UK study supports use of high-potency statin after heart attack
Heart attack patients who are subsequently prescribed a high-potency statin have a better chance of long-term survival than patients given simvastatin, but a survival benefit is not observed with statin/ezetimibe combinations, according to the results of a retrospective observational study (Heart, online 19 February 2014).
The authors of the study used the UK General Practice Research Database (see Panel) to analyse outcomes for patients admitted to hospital with a heart attack for the first time. The findings show a mortality benefit associated with a switch to a high-potency statin and are in accordance with results from previous randomised trials comparing high-dose statins with low to moderate doses for patients with acute coronary syndrome and coronary artery disease.
Sotiris Antoniou, consultant pharmacist in cardiovascular medicine at Barts Health NHS Trust, described the study as “interesting” and said it was representative of real-life practice. He added that the findings clearly support guidance from the National Institute for Health and Care Excellence: “Anyone admitted with acute coronary syndrome should be considered for high intensity statin therapy and, with atorvastatin now generic, there really should not be any practice that does not recommend atorvastatin 80mg as first-line management,” he said.
Lead author Chim Lang, consultant cardiologist and clinical pharmacologist at the University of Dundee Medical School, pointed out that there is a lot of interest in ezetimibe for heart patients. He added that there is evidence that the drug is effective at lowering cholesterol, but its effect on survival is unknown. Ezetimibe’s effect on cardiovascular events in combination with simvastatin is currently being tested in the IMPROVE-IT trial, the study authors highlight.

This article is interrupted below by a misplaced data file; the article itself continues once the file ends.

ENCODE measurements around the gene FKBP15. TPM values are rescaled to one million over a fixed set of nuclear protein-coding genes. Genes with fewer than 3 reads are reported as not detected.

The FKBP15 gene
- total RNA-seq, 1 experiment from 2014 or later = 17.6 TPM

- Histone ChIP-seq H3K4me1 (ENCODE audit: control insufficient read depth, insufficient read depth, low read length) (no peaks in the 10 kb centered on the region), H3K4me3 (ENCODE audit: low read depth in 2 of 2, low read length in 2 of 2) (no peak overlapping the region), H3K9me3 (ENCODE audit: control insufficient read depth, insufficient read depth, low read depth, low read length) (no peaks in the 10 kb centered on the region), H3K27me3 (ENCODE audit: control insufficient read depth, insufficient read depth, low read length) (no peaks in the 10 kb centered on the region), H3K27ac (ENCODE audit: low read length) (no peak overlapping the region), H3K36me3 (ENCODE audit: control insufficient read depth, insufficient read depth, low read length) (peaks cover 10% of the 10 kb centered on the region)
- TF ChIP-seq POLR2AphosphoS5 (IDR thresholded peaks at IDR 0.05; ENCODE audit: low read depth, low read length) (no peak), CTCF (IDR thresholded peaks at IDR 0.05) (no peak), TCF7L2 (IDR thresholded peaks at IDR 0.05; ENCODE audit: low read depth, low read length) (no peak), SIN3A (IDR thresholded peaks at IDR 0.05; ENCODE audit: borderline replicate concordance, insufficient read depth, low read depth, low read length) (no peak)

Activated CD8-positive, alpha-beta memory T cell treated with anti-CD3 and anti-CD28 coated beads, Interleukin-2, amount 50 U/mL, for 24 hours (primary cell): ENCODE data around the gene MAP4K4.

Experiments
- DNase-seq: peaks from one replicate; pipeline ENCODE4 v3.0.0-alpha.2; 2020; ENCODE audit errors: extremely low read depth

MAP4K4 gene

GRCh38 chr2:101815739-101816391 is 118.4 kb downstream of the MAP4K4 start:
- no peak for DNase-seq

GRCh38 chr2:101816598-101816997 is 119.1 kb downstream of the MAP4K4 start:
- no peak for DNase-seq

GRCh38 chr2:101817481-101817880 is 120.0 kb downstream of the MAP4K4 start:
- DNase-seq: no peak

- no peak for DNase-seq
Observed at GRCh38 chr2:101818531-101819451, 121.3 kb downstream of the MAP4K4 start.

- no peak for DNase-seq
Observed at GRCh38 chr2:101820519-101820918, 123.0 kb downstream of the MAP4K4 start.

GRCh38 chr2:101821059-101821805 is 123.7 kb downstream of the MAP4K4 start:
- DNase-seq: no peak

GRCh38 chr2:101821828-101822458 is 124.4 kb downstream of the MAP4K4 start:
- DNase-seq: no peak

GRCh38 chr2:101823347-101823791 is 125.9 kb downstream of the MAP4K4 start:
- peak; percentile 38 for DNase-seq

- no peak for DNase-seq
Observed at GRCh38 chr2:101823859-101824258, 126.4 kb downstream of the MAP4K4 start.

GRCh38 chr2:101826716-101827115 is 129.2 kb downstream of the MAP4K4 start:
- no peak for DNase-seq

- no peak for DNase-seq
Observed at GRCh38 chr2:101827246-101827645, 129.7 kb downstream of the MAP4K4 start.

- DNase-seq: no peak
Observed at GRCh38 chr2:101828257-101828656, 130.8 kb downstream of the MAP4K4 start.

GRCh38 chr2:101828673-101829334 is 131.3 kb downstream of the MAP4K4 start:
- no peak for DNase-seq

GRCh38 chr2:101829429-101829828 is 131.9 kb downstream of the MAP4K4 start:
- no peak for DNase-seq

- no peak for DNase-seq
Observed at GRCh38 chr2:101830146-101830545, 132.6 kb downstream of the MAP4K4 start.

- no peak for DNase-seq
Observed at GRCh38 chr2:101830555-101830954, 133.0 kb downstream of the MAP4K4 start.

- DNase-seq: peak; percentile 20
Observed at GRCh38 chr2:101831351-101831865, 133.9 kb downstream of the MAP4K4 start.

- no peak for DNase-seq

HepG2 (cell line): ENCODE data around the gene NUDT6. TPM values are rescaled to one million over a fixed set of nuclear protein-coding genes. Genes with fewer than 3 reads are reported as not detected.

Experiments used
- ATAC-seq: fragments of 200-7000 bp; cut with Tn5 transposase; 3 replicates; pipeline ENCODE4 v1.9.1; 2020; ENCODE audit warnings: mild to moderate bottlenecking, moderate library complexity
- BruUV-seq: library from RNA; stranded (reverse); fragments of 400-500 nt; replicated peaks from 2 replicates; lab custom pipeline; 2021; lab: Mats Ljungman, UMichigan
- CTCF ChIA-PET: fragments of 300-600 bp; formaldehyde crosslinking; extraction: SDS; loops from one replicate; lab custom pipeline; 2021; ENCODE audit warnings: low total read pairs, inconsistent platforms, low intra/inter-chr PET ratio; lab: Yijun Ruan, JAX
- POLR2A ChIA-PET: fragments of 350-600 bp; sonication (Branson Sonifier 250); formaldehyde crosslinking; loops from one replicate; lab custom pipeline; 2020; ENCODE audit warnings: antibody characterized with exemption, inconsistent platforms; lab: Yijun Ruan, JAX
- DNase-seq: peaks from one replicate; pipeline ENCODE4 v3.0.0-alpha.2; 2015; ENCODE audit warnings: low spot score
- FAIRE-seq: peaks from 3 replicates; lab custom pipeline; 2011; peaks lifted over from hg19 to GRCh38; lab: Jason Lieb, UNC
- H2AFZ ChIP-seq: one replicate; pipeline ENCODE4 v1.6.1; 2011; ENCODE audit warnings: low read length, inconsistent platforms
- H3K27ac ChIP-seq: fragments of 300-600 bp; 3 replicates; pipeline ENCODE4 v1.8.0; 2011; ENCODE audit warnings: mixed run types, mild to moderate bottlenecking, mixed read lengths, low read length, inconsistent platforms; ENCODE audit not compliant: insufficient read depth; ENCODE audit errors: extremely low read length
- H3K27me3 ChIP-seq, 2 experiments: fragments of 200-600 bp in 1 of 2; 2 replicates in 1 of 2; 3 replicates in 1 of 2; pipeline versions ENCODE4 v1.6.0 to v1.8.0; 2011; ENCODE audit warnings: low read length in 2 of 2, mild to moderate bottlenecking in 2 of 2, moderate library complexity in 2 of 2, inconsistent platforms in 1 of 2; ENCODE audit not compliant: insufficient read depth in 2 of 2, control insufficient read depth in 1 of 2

Speaking about the results of the current study, Dr Lang said: “Those who had ezetimibe added [to their statin treatment] did not appear to have a better outcome. So for the moment, the data support the use of high-potency statins.”
However, the researchers add that the results should be interpreted with caution because the number of patients receiving ezetimibe was smaller than the other two groups and the confidence intervals were large (see Panel).
Another recent study, a meta-analysis from the US, suggested that ezetimibe combined with a low to medium dose of statin could be an alternative treatment for patients who could not tolerate the side effects of, or who did not respond to, high-intensity statins. However, the authors warned that there were no long-term outcome data to support this.
Study design and results
Researchers used the UK General Practice Research Database to collect all records of patients who had suffered a heart attack and survived the following 30-day period. Patients were included in the study if they had been started on a statin therapy for the first time in those 30 days. They were then divided into three groups: those who received simvastatin (n=6,990), those who began with simvastatin and were switched to a high-potency statin (n=1,883) and those who received a statin plus ezetimibe (n=724). Patients were followed up for an average of 3.2 years.
High-potency statins, either rosuvastatin or atorvastatin, were associated with a reduced risk of death compared with simvastatin monotherapy (hazard ratio 0.72, 95 per cent confidence interval 0.59–0.88; P<0.001). But the statin/ezetimibe combination was not associated with a reduced risk of death compared with simvastatin monotherapy (HR 0.96, 95 per cent CI 0.64–1.43).
Citation: The Pharmaceutical Journal DOI: 10.1211/PJ.2014.11134984
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